But there is something else we are seeing in the land. Polls show that while confidence in our democracy and our government is near an all-time low, volunteerism and civic participation since the ’70s are near all-time highs. Political scientists are perplexed about this. If confidence is so low, why would people bother volunteering? The explanation is pretty simple. People, especially young people, think the government and the public sphere are broken, but they feel they can personally make a difference through community service. After 9/11, Americans were hungry to be asked to do something, to make some kind of sacrifice, and what they mostly remember is being asked to go shopping. The reason private volunteerism is so high is precisely that confidence in our public institutions is so low. People see volunteering not as a form of public service but as an antidote for it.

That is not a recipe for keeping a republic.

Read more here.

Saturn is moving into Virgo

Apparently Saturn is moving into Virgo for the next couple of years. According to Alex, my resident astrologer/spiritual advisor, this means that people in general will be more nitpicky about things in their lives.

The following quotes were taken from

Saturn is the planet of concentrated effort—no short cuts—and he will now be spending time in the practical earth sign of Virgo. Virgo excels at performing tasks until these become acquired skills and loves hard work. Virgo is also analytical, discerning and excels at organization, taking care of details and looking after others. Virgo is the sign we associate with service, the harvest and interestingly Vedic astrologers call Saturn the servant.

This is my sign and what Saturn moving into Virgo means for me:

Capricorn Dec. 21-Jan. 19Your ruling planet known for its ability to structure, assign responsibility and doing things properly is moving into discerning, analytical and organized Virgo for the next couple of years beginning in September. The area for you is foreign travel, learning and distant places as well as in-laws, publishing and legal matters. This could see you moving to a distance, signing up for classes and naturally acquiring a new relative or few. What is it you desire in your life that would allow you to broaden your horizons. This is a wonderful time to choose changes with discernment of course.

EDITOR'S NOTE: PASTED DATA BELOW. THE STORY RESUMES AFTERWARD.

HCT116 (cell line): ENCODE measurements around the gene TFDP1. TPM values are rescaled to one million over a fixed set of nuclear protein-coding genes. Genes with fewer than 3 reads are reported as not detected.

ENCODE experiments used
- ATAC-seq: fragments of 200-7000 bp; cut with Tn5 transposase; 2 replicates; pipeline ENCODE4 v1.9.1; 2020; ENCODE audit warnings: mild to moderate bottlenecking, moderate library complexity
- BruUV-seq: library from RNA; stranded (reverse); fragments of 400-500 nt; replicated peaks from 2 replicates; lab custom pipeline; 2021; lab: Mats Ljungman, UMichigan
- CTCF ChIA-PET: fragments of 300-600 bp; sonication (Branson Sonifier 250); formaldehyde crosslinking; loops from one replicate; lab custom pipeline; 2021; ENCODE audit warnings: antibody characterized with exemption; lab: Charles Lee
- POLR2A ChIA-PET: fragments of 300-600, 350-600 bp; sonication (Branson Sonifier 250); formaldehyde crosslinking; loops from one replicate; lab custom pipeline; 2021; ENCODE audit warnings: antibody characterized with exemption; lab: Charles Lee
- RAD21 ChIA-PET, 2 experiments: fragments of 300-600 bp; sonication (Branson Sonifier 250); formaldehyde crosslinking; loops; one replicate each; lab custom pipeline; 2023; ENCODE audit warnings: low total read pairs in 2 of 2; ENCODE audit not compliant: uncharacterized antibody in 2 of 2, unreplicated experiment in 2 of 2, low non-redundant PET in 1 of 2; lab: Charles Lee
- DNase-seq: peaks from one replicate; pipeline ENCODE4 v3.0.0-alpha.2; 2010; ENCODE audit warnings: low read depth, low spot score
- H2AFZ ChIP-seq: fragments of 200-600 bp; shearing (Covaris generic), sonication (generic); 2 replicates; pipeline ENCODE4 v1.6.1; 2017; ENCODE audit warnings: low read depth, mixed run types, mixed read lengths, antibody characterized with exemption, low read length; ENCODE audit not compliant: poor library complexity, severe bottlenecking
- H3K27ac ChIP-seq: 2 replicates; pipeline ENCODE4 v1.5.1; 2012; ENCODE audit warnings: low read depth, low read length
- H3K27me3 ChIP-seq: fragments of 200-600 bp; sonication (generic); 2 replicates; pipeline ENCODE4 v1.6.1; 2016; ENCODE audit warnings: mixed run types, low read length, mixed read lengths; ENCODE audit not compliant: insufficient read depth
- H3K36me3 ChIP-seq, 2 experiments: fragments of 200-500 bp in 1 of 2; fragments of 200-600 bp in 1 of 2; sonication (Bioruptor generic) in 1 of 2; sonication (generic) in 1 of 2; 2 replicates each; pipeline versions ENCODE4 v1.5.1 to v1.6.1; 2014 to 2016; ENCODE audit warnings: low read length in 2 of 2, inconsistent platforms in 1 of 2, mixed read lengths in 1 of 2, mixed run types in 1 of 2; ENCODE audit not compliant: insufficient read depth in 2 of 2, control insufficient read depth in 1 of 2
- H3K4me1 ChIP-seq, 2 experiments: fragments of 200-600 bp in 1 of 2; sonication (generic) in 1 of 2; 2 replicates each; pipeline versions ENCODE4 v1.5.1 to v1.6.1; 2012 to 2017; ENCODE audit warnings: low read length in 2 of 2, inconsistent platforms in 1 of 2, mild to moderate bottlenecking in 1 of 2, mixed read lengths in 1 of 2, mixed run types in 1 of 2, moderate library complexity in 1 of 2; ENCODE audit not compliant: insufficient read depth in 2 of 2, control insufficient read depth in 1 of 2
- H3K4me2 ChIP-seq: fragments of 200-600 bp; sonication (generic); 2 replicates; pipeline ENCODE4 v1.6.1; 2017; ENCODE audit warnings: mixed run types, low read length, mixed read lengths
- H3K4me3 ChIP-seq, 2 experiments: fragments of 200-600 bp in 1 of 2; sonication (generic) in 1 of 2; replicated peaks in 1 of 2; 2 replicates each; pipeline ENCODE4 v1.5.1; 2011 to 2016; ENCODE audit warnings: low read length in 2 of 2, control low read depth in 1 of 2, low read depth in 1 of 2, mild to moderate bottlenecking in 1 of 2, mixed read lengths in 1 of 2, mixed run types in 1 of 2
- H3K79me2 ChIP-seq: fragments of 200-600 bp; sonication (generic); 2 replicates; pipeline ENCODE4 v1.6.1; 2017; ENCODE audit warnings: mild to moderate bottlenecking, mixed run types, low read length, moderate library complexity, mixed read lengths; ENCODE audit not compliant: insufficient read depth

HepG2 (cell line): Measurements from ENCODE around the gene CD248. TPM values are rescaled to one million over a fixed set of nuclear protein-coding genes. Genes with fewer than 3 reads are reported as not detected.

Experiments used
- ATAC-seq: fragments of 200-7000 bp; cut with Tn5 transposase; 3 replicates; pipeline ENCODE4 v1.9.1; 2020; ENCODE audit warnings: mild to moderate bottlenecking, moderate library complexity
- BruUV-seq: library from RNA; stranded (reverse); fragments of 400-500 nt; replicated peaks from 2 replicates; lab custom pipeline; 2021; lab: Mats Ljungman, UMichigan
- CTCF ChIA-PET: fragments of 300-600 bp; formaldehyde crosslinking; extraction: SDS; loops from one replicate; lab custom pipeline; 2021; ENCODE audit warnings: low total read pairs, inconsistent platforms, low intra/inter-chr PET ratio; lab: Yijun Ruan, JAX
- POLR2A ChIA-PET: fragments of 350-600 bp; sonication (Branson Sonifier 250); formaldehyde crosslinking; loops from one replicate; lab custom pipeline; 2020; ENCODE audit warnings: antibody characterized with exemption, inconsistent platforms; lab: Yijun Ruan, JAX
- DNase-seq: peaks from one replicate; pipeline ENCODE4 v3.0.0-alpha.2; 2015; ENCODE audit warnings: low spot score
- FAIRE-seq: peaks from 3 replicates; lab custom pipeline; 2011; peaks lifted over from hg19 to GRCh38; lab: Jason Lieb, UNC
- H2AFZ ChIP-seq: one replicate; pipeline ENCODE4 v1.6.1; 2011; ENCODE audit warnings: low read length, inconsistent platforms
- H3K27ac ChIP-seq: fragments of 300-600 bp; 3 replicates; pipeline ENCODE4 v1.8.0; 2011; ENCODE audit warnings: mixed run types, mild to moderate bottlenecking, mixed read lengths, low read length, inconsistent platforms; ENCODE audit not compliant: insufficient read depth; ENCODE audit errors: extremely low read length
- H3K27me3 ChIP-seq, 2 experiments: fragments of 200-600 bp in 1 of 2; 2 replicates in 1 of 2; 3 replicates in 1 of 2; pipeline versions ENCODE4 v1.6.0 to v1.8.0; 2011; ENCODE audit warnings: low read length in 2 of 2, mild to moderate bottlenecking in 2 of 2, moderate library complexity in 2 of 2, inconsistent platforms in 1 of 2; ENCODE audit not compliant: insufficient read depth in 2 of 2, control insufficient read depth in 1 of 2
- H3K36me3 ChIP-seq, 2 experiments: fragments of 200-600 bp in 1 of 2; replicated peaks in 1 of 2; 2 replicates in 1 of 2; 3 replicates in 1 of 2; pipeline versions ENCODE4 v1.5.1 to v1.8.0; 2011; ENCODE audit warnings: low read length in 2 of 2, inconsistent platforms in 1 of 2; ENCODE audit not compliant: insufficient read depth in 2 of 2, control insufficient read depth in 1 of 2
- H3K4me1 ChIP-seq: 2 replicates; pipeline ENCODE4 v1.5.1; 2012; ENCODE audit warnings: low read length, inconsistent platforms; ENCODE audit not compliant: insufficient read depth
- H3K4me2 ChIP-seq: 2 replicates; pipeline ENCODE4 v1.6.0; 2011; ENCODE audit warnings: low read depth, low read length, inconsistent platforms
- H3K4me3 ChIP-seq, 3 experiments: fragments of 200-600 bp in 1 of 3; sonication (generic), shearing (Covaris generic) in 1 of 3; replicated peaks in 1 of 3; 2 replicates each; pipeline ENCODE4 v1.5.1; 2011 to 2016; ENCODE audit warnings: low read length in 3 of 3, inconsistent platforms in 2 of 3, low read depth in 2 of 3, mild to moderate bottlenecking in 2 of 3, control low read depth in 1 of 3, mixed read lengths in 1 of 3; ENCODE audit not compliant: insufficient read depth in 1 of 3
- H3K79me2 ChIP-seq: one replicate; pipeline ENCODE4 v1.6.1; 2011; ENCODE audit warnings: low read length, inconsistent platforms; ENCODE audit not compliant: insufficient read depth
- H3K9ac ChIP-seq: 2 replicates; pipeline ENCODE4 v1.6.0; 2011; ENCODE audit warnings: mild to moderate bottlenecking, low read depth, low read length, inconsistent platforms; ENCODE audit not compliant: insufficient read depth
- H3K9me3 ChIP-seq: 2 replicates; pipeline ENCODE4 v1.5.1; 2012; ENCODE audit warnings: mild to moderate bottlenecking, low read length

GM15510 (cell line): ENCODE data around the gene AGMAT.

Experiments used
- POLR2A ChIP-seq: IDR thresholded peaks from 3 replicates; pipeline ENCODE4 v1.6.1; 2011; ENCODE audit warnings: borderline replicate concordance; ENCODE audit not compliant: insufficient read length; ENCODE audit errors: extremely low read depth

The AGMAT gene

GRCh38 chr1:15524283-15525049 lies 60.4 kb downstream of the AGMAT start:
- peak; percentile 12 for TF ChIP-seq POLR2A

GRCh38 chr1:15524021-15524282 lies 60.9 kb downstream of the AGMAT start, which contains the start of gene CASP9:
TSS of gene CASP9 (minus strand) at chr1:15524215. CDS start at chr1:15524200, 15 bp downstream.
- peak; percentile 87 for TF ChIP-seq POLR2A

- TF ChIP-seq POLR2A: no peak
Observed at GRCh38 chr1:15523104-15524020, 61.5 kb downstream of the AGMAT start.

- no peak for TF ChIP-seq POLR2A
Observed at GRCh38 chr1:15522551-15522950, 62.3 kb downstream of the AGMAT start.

It seems like some changes are in store for the next couple of years…

Hiking Black Diamond Mines

San Francisco Summers are so deceivingly cold, so for June’s family day, we decided to head OUT of the city, and into the warm East Bay.

I found what sounded like an interesting hike over at the Black Diamond Mines National Reserve, so Bola, Bern and I, after a quick trip to my neighborhood Trader Joe’s, drove about an hour east (and 20 degrees warmer).. but I’ll let the pics speak for themselves.

Bola, Bern and Rey hiking at lack Diamond Mines Part 1
To our left is a little field with a bunch of snake holes… Kinda creepy.

Bola, Bern and Rey hiking at lack Diamond Mines Part 2

Bola, Bern and Rey hiking at lack Diamond Mines Part 3

Bern and Bola hiking at Black Diamond Mines

Bola and Rey hiking at Black Diamond Mines

a Rock Formation

Bola and Bern on the hike down

My printed out guide on said that the trail was a 3.5 mile loop, but it must have been a 5 or 6 mile hike because it took us almost 4 hours! The weather was gorgeous and I was so glad to get out of the cold city for a day.

Busy next few weeks

I am going to be having a crazy next few weeks with all sorts of traveling. Wish me luck as I try not to go insane while living out of a suitcase.

April 6-8 – Las Vegas for family Easter weekend
April 9-13 – San Diego for BUILD college tour
April 27-29 – Washington DC for College Summit core staff retreat
April 30 – Concert at Davies Symphony Hall
May 1-4 – Boston for Merrill Lynch’s Growing Up CEO (I’m chaperoning for 4 BUILD students)
May 12 – BUILD’s 8th Annual Business Plan Competition

God Daughter Bea and the de Leon Family

I spent the weekend with my Tita Badette and her family. They just arrived from the Philippines on Saturday and I picked them up from the airport. I had not seen them in a little over 2 years. Here are some quality pics from the weekend, and you can see more at my flickr page.

I want to take her home!
Bea is my god daughter, and she has grown so big since last I saw her!

Bea at the Beach
Bea at the beach

The De Leon Family
The De Leon Family at the Golden Gate

Fun on the bridge

King and Bea at the Golden Gate Bridge
Bea and I posing